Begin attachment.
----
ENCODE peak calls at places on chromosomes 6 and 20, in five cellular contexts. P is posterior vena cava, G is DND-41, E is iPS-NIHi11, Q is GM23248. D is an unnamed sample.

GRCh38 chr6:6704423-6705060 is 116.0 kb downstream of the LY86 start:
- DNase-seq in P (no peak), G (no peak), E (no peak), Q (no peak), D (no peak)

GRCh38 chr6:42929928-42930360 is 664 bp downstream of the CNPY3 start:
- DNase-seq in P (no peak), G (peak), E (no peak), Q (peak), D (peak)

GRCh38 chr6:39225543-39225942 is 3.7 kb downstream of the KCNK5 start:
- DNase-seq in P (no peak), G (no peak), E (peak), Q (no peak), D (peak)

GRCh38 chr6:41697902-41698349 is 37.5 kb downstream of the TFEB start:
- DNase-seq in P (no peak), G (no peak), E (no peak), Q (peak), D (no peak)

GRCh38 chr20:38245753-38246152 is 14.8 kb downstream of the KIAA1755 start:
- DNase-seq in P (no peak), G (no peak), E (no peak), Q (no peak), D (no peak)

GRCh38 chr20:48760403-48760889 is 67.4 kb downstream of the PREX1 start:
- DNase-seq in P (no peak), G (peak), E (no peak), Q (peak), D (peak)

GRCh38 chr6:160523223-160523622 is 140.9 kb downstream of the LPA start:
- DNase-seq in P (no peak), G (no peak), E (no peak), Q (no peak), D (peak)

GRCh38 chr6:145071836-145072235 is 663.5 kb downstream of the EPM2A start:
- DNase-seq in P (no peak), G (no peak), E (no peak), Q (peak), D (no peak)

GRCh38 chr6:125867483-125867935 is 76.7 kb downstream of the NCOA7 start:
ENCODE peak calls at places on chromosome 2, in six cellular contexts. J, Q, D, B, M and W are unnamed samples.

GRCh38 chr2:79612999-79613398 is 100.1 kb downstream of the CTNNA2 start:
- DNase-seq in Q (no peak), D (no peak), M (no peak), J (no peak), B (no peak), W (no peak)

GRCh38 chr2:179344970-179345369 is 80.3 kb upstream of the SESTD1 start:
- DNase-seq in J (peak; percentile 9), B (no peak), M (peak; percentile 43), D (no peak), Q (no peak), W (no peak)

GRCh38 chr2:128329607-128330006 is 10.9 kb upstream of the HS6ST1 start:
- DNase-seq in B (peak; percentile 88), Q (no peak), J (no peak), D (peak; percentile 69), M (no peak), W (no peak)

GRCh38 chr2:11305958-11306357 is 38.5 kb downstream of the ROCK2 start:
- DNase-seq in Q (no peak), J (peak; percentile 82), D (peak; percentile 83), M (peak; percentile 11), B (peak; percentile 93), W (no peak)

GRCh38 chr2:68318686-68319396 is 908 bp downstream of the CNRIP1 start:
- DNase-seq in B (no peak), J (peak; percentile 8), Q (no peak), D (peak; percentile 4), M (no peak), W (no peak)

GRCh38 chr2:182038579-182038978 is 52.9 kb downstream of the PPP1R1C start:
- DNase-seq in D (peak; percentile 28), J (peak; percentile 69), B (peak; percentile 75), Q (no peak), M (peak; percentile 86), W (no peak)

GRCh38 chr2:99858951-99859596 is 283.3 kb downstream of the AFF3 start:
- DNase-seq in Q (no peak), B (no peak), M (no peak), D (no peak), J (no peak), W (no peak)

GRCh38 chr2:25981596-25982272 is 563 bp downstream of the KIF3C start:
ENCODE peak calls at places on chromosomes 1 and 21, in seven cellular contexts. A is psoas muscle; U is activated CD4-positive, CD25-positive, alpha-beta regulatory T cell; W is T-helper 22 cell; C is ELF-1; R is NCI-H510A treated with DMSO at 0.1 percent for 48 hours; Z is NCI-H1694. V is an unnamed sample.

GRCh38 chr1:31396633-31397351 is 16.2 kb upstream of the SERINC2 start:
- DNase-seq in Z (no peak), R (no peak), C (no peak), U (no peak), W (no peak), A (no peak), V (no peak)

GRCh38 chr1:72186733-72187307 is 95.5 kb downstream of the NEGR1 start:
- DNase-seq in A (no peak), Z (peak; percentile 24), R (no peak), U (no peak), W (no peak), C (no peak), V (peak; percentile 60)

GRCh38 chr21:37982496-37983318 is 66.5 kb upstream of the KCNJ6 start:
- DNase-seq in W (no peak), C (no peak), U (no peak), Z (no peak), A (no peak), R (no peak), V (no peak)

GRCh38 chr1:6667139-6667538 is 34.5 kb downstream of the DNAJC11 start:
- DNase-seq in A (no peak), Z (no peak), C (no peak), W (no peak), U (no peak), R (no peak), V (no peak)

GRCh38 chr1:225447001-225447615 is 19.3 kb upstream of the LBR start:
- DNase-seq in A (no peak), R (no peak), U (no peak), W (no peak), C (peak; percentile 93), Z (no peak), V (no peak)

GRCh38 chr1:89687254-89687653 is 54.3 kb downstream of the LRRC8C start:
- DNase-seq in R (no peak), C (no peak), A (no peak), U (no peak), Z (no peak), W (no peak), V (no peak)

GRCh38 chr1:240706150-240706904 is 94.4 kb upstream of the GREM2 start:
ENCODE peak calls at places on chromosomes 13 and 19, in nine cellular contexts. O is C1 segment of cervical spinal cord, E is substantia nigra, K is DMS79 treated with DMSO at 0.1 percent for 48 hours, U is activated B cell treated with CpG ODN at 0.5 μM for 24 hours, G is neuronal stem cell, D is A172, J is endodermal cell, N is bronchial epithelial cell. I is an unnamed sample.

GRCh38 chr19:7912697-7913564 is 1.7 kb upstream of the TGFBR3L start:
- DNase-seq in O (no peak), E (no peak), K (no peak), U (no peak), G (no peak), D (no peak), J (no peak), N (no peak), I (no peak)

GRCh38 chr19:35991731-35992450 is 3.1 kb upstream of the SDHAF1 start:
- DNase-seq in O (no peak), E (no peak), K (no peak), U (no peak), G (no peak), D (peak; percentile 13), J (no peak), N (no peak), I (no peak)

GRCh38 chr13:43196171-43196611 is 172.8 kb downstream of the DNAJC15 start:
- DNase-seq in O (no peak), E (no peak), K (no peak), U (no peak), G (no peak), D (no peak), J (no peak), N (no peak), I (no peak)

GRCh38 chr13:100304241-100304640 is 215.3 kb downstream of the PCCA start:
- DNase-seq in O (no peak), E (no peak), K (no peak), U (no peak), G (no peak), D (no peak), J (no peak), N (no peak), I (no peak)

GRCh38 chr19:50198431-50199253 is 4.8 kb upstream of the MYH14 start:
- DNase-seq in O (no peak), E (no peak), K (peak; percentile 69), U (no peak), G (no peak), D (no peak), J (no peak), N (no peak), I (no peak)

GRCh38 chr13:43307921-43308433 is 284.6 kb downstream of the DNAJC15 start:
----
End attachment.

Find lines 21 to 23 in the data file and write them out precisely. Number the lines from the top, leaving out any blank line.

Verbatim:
- DNase-seq in Q (no peak), D (no peak), M (no peak), J (no peak), B (no peak), W (no peak)

GRCh38 chr2:179344970-179345369 is 80.3 kb upstream of the SESTD1 start:
- DNase-seq in J (peak; percentile 9), B (no peak), M (peak; percentile 43), D (no peak), Q (no peak), W (no peak)